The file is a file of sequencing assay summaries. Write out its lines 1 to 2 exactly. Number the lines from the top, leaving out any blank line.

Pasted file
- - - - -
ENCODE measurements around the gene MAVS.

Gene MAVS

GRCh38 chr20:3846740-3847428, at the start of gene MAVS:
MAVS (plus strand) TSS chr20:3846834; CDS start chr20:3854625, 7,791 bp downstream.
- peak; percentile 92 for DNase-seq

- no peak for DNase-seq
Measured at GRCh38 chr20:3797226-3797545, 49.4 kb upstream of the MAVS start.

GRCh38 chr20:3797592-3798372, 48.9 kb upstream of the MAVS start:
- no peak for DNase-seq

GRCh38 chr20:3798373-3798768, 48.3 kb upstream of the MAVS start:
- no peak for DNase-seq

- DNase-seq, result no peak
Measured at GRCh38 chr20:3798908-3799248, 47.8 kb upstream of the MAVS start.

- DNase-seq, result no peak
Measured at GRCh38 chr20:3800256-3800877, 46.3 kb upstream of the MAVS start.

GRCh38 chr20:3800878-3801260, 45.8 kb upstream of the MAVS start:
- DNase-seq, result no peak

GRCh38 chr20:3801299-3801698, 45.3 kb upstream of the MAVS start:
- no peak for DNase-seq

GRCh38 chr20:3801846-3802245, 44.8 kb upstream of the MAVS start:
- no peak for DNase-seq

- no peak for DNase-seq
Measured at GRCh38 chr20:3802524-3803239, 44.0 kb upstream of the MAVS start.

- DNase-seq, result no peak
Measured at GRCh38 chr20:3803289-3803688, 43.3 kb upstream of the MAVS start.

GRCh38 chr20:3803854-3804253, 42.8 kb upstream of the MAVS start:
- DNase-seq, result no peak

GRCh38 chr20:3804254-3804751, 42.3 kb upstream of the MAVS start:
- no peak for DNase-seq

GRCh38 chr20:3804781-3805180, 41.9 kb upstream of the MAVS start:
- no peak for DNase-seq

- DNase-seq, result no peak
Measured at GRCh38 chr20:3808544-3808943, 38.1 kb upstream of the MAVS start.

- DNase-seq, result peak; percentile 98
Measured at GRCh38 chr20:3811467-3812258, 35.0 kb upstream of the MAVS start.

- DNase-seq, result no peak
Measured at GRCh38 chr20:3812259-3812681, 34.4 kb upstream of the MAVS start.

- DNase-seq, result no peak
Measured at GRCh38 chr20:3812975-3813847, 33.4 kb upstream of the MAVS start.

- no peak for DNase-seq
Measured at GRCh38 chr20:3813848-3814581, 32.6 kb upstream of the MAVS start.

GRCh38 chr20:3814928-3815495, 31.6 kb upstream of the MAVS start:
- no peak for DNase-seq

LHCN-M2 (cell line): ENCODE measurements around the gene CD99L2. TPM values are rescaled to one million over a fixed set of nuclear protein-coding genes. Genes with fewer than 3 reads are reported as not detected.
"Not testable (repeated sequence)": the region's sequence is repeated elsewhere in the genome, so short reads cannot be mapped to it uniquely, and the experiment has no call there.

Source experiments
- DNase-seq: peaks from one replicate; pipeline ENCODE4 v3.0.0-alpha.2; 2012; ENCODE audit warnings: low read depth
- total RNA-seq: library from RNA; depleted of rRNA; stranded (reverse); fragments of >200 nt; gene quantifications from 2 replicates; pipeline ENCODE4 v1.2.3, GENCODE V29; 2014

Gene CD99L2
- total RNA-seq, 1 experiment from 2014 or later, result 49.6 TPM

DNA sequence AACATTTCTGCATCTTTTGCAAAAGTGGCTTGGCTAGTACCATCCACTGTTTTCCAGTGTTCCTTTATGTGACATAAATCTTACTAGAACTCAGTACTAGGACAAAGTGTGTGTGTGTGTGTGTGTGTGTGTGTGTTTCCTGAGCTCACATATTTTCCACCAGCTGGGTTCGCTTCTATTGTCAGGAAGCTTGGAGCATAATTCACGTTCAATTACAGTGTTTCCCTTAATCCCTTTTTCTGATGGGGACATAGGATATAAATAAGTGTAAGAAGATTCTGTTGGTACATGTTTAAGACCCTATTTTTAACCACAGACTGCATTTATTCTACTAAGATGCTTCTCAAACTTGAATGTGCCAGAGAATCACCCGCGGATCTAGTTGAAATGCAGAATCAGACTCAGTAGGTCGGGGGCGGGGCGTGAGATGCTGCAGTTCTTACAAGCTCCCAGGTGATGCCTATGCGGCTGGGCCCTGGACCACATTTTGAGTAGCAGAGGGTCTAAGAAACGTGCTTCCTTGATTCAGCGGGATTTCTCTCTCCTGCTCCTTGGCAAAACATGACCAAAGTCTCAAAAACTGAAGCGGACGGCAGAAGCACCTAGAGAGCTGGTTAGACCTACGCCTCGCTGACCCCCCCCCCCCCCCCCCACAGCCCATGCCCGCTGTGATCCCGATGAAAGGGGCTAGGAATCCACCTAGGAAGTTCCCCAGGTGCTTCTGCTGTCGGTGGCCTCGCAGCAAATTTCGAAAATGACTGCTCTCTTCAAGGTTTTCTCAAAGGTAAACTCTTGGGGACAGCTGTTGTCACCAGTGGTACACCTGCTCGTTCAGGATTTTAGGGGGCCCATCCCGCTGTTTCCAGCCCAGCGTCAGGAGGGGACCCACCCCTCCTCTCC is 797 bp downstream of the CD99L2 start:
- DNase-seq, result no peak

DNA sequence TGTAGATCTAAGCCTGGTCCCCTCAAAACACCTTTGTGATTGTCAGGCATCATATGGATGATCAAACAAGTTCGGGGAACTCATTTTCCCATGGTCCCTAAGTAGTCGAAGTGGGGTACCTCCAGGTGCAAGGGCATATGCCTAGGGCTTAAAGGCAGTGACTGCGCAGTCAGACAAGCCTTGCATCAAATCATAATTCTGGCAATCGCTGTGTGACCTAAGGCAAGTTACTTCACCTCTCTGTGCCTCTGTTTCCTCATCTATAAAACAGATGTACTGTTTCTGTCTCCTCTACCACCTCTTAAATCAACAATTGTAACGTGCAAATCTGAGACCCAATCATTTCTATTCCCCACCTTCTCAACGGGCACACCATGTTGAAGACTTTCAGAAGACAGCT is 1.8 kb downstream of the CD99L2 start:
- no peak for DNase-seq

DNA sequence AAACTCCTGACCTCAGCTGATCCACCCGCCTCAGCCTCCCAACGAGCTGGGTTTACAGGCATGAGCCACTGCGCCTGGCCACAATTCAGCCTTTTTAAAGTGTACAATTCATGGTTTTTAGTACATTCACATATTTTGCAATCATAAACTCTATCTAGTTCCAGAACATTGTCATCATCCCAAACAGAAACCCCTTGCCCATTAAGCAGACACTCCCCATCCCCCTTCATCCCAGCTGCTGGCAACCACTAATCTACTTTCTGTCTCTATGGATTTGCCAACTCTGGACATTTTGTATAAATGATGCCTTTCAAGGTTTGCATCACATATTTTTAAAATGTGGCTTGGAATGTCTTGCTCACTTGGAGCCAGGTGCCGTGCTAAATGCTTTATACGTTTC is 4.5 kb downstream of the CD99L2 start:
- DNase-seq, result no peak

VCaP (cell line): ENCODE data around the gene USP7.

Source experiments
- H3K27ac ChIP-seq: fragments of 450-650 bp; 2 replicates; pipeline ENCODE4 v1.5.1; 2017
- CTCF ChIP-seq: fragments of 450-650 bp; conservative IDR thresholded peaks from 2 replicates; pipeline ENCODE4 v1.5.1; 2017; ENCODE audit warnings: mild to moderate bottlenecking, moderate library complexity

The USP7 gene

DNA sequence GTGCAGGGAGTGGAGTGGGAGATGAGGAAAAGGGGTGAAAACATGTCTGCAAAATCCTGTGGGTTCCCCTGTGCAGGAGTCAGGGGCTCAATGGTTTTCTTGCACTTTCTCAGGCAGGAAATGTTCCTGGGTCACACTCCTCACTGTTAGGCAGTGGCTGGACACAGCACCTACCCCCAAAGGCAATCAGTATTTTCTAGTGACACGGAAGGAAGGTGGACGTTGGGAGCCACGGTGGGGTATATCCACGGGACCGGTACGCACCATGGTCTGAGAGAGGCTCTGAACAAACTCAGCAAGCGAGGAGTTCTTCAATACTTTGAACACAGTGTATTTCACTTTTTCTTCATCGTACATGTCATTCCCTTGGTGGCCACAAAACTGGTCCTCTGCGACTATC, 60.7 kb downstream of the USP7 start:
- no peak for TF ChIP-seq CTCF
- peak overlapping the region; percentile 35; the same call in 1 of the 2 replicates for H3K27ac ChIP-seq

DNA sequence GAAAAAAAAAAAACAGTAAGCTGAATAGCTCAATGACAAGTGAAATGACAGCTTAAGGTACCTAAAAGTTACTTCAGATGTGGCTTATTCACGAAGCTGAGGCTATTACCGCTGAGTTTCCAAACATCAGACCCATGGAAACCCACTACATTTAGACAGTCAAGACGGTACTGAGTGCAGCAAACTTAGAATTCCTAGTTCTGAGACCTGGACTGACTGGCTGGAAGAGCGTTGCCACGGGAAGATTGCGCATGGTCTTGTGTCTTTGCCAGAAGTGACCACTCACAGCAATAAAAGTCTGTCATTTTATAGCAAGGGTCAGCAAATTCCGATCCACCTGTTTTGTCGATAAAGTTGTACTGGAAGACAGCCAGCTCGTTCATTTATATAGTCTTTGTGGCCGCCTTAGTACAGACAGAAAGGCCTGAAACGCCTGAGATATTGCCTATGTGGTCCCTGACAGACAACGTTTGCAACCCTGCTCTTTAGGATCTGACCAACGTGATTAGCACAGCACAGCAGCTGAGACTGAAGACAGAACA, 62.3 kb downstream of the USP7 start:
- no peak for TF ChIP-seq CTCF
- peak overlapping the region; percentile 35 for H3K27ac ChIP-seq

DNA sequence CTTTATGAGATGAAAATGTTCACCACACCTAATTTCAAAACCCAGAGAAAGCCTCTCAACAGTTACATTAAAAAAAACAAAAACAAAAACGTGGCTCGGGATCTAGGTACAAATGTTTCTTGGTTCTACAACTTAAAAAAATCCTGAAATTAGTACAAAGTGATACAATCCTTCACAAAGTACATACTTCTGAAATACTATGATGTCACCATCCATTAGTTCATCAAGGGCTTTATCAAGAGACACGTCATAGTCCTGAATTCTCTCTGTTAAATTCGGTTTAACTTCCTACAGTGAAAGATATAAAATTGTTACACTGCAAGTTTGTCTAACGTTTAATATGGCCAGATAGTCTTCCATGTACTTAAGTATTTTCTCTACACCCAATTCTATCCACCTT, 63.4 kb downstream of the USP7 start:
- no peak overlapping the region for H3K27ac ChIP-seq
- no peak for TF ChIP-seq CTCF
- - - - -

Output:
ENCODE measurements around the gene MAVS.

Gene MAVS